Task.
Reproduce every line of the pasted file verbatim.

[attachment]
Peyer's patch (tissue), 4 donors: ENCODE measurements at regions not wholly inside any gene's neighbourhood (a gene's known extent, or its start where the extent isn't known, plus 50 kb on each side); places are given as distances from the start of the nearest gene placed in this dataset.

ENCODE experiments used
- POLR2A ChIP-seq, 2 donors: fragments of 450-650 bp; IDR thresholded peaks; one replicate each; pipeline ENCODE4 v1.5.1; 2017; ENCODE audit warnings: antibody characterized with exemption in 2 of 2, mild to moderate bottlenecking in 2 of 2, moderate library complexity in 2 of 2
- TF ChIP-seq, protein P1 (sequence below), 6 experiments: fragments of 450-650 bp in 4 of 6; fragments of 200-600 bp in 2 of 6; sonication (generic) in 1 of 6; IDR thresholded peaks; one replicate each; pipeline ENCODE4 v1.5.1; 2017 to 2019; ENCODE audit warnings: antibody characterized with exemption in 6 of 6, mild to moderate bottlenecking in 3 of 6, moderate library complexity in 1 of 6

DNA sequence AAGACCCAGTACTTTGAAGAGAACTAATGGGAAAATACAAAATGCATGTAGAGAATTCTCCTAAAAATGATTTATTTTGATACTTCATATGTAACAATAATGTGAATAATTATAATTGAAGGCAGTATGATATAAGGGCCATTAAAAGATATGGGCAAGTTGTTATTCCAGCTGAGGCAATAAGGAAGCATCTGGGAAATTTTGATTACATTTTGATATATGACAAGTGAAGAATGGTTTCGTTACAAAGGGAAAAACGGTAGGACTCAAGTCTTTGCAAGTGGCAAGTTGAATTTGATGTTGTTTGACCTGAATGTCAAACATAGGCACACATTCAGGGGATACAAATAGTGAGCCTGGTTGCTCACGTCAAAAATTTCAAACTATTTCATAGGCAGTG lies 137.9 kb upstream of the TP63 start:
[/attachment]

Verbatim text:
Peyer's patch (tissue), 4 donors: ENCODE measurements at regions not wholly inside any gene's neighbourhood (a gene's known extent, or its start where the extent isn't known, plus 50 kb on each side); places are given as distances from the start of the nearest gene placed in this dataset.

ENCODE experiments used
- POLR2A ChIP-seq, 2 donors: fragments of 450-650 bp; IDR thresholded peaks; one replicate each; pipeline ENCODE4 v1.5.1; 2017; ENCODE audit warnings: antibody characterized with exemption in 2 of 2, mild to moderate bottlenecking in 2 of 2, moderate library complexity in 2 of 2
- TF ChIP-seq, protein P1 (sequence below), 6 experiments: fragments of 450-650 bp in 4 of 6; fragments of 200-600 bp in 2 of 6; sonication (generic) in 1 of 6; IDR thresholded peaks; one replicate each; pipeline ENCODE4 v1.5.1; 2017 to 2019; ENCODE audit warnings: antibody characterized with exemption in 6 of 6, mild to moderate bottlenecking in 3 of 6, moderate library complexity in 1 of 6

DNA sequence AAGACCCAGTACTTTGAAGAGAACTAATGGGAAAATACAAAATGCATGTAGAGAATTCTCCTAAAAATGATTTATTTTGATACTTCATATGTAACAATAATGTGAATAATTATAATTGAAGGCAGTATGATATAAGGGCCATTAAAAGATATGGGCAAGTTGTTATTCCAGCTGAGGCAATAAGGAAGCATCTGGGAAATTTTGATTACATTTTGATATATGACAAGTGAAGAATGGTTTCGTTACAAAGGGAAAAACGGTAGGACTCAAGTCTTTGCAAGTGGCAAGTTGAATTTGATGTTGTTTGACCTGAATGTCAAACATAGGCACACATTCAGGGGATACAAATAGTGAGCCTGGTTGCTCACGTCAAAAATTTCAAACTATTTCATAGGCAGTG lies 137.9 kb upstream of the TP63 start: